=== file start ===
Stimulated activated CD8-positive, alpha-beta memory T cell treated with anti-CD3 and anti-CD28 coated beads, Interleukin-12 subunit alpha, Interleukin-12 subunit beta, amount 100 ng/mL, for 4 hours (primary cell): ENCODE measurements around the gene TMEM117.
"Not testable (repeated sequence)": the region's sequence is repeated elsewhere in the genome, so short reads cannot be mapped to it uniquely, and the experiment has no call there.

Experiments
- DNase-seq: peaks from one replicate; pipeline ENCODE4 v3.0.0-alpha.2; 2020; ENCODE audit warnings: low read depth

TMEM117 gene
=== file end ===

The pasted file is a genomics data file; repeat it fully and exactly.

Stimulated activated CD8-positive, alpha-beta memory T cell treated with anti-CD3 and anti-CD28 coated beads, Interleukin-12 subunit alpha, Interleukin-12 subunit beta, amount 100 ng/mL, for 4 hours (primary cell): ENCODE measurements around the gene TMEM117.
"Not testable (repeated sequence)": the region's sequence is repeated elsewhere in the genome, so short reads cannot be mapped to it uniquely, and the experiment has no call there.

Experiments
- DNase-seq: peaks from one replicate; pipeline ENCODE4 v3.0.0-alpha.2; 2020; ENCODE audit warnings: low read depth

TMEM117 gene